What is Elderberry? (Sambucus nigra)
There are several interesting tales ingrained in botanical history that center on the wood of this small tree. For one thing, the mature timber is reputed to be quite sturdy, which may be why Judas allegedly chose an elder branch to hang from in the hope of attaining absolution for his betrayal. Apparently, this event later provided the inspiration for coming up with the moniker “Judas’ ear fungus,” the name given to a mushroom that prefers to reside in dead elder wood. It’s also said that the Cross of Calvary was carved from elder, as this old rhyme suggests:
“Bour tree-Bour tree: crooked rong Never straight and never strong; Ever bush and never tree Since our Lord was nailed on thee.”
The soft pitch of young elder branches can be easily removed, leaving behind a thin tube or pipe. It’s a foregone conclusion that this was once a popular pastime for young lads since Culpepper once wrote, “It is needless to write any description of this [tree], since every boy that plays with a pop-gun will not mistake another tree for the Elder.” It is speculated that these handmade popguns were the forerunners of toy whistles and various musical instruments still popular with children today. It is a known fact, however, that the dried pith of elder was traditionally used to make shoemaker’s pegs, pins for fish netting, and to fashion carpenters’ rules. It is still used by master watchmakers today to clean tools before using them on small watch parts.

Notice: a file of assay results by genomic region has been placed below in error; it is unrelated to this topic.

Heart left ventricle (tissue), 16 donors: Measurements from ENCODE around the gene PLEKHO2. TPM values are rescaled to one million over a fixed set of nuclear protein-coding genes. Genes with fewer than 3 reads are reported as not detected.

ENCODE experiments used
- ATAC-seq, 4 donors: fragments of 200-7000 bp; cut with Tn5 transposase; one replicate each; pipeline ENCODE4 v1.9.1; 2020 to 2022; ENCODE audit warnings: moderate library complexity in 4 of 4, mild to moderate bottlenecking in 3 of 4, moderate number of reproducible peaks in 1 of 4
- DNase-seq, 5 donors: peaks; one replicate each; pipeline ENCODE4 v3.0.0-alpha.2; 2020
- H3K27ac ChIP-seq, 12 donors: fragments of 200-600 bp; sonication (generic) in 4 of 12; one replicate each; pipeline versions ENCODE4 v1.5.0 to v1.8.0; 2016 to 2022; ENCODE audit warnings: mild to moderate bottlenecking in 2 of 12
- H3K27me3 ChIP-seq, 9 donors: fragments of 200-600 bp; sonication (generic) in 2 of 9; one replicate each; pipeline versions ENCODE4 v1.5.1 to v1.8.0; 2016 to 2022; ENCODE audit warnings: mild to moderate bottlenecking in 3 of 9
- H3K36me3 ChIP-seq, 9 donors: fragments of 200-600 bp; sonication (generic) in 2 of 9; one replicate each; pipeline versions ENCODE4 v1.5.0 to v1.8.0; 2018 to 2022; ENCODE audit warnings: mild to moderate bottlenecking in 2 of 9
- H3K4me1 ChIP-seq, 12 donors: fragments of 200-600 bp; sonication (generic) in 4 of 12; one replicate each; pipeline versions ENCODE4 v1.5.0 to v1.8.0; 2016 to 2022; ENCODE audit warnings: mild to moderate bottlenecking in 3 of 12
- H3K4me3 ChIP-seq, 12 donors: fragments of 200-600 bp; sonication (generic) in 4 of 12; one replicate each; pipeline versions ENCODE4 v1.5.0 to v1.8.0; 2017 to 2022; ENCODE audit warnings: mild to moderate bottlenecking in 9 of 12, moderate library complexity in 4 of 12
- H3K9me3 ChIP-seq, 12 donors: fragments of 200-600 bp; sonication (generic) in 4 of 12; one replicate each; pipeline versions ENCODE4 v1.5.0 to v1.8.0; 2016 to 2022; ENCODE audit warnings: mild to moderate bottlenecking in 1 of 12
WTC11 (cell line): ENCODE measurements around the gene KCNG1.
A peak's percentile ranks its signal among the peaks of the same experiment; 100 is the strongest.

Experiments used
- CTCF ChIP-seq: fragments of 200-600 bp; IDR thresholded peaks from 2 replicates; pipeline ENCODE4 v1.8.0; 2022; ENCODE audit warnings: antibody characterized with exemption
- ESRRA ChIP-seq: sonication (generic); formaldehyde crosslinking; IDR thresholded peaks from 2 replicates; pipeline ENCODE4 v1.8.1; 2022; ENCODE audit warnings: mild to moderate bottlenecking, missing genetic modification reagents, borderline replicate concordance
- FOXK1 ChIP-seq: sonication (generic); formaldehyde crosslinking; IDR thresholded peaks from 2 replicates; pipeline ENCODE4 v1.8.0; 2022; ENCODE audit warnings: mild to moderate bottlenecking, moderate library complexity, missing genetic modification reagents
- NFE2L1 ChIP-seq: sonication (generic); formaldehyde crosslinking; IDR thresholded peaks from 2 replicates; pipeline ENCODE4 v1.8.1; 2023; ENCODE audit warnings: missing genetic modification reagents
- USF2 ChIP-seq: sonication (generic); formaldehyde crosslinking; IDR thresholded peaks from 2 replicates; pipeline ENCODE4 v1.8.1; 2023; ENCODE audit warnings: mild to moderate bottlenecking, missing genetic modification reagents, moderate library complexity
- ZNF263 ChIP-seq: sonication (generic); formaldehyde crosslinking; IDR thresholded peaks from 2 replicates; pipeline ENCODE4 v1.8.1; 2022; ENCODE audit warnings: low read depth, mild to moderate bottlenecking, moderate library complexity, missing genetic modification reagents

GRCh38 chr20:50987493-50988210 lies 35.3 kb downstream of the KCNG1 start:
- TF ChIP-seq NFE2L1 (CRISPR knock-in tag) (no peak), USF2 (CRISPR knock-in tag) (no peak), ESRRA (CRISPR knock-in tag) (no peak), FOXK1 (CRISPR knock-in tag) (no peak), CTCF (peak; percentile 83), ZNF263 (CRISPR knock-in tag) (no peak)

Elder (Sambucus nigra), also known as Common or Black Elder, is a flowering shrub that shares its family tree with about 30 cousins that belong to the Adoxaceae family. However, for many years, elder was listed as a member of the Caprifoliaceae family, most likely because its flowers bear a striking resemblance to those of honeysuckle.This native of Europe and North America shares another common characteristic with its true relatives— they all produce berries that range in color from deep violet or red to bluish-black. An important distinction to be made between them, though, is the fact that many species produce poisonous berries. So, a bit of Herbal Know-How: When speaking of elder berries, or what we commonly refer to simply as elderberry, we’re speaking of Sambucus nigra, exclusively. [Note: The flowers, which are also edible, are obtained solely from Sambucus canadensis.]
The wood is also revered for its mystical powers. In fact, although it was once used to ward off “evil” witches, it is a preferred wood to fashion wands from by modern Pagans and Wiccans today. However, a word of warning: According to Dutch folklore, elder is home to Hylde-Moer, or the Elder Mother. As such, cutting down an elder tree without first obtaining permission from its guardian would invoke spiritual possession of the offending woodsman, as well as any object made from the wood. Therefore, it might be prudent to recite the following ancient chant before making a strike:
“Old girl, give me some of thy wood and I will give thee some of mine when I grow into a tree.”
Like many other berries and fruits, elderberry has earned a reputation for lending its tart flavor to many culinary dishes. The berries can be baked in pies and tarts, or rendered into jams, jellies, preserves, and even ketchup. Of course, every country dweller has sampled elderberry wine at some point.